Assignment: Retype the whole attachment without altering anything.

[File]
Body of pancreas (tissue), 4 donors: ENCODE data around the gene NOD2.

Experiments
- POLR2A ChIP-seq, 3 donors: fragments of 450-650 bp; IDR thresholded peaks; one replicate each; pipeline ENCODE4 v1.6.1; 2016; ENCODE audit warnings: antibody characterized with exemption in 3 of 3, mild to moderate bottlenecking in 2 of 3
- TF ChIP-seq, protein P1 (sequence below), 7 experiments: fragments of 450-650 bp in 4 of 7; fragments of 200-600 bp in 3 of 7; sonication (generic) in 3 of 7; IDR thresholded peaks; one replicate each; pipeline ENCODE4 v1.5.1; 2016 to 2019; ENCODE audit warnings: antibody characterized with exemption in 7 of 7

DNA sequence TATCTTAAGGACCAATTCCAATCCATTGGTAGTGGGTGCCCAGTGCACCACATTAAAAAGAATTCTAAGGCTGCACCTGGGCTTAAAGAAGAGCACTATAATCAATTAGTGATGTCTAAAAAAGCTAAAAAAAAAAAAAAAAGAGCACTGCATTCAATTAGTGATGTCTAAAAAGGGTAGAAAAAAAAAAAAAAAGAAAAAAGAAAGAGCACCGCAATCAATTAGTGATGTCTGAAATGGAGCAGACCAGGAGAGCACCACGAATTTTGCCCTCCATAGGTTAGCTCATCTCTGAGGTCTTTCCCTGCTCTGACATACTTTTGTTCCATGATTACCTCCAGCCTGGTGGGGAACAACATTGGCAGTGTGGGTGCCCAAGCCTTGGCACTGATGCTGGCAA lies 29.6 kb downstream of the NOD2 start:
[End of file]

Body of pancreas (tissue), 4 donors: ENCODE data around the gene NOD2.

Experiments
- POLR2A ChIP-seq, 3 donors: fragments of 450-650 bp; IDR thresholded peaks; one replicate each; pipeline ENCODE4 v1.6.1; 2016; ENCODE audit warnings: antibody characterized with exemption in 3 of 3, mild to moderate bottlenecking in 2 of 3
- TF ChIP-seq, protein P1 (sequence below), 7 experiments: fragments of 450-650 bp in 4 of 7; fragments of 200-600 bp in 3 of 7; sonication (generic) in 3 of 7; IDR thresholded peaks; one replicate each; pipeline ENCODE4 v1.5.1; 2016 to 2019; ENCODE audit warnings: antibody characterized with exemption in 7 of 7

DNA sequence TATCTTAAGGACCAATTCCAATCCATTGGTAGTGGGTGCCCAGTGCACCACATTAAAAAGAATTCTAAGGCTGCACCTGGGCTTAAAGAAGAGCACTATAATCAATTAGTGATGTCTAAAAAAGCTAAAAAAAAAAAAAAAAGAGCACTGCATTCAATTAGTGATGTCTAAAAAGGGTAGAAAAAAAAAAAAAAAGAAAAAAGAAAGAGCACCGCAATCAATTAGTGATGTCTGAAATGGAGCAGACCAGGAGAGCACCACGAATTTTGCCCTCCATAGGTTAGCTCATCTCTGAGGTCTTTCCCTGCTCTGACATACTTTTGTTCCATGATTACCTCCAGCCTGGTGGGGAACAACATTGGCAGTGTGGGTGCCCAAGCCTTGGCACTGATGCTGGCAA lies 29.6 kb downstream of the NOD2 start: